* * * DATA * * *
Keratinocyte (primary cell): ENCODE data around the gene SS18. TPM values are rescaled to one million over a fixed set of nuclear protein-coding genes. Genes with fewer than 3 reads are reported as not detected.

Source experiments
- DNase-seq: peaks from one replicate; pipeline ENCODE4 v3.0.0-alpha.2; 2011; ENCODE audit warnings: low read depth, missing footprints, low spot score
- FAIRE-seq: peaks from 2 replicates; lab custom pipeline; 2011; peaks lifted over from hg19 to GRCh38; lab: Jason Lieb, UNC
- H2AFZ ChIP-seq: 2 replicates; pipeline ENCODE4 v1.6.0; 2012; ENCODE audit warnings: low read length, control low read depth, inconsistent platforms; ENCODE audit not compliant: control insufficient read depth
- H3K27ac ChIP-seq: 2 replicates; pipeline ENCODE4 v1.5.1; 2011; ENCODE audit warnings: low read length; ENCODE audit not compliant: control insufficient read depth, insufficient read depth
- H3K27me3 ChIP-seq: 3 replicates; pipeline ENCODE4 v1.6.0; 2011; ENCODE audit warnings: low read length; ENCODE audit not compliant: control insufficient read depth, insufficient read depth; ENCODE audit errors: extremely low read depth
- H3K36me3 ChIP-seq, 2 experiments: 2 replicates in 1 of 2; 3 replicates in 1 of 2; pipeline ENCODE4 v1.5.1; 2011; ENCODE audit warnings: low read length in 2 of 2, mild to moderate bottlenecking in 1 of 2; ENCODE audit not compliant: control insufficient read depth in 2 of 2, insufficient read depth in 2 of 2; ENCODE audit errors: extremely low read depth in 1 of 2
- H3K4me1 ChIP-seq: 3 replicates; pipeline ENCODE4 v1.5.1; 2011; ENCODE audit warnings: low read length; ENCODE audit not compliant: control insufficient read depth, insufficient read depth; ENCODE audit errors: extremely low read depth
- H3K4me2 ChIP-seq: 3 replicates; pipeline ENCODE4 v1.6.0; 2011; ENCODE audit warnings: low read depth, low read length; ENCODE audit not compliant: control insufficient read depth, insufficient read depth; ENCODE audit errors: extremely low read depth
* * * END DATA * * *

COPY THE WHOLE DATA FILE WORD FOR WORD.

Keratinocyte (primary cell): ENCODE data around the gene SS18. TPM values are rescaled to one million over a fixed set of nuclear protein-coding genes. Genes with fewer than 3 reads are reported as not detected.

Source experiments
- DNase-seq: peaks from one replicate; pipeline ENCODE4 v3.0.0-alpha.2; 2011; ENCODE audit warnings: low read depth, missing footprints, low spot score
- FAIRE-seq: peaks from 2 replicates; lab custom pipeline; 2011; peaks lifted over from hg19 to GRCh38; lab: Jason Lieb, UNC
- H2AFZ ChIP-seq: 2 replicates; pipeline ENCODE4 v1.6.0; 2012; ENCODE audit warnings: low read length, control low read depth, inconsistent platforms; ENCODE audit not compliant: control insufficient read depth
- H3K27ac ChIP-seq: 2 replicates; pipeline ENCODE4 v1.5.1; 2011; ENCODE audit warnings: low read length; ENCODE audit not compliant: control insufficient read depth, insufficient read depth
- H3K27me3 ChIP-seq: 3 replicates; pipeline ENCODE4 v1.6.0; 2011; ENCODE audit warnings: low read length; ENCODE audit not compliant: control insufficient read depth, insufficient read depth; ENCODE audit errors: extremely low read depth
- H3K36me3 ChIP-seq, 2 experiments: 2 replicates in 1 of 2; 3 replicates in 1 of 2; pipeline ENCODE4 v1.5.1; 2011; ENCODE audit warnings: low read length in 2 of 2, mild to moderate bottlenecking in 1 of 2; ENCODE audit not compliant: control insufficient read depth in 2 of 2, insufficient read depth in 2 of 2; ENCODE audit errors: extremely low read depth in 1 of 2
- H3K4me1 ChIP-seq: 3 replicates; pipeline ENCODE4 v1.5.1; 2011; ENCODE audit warnings: low read length; ENCODE audit not compliant: control insufficient read depth, insufficient read depth; ENCODE audit errors: extremely low read depth
- H3K4me2 ChIP-seq: 3 replicates; pipeline ENCODE4 v1.6.0; 2011; ENCODE audit warnings: low read depth, low read length; ENCODE audit not compliant: control insufficient read depth, insufficient read depth; ENCODE audit errors: extremely low read depth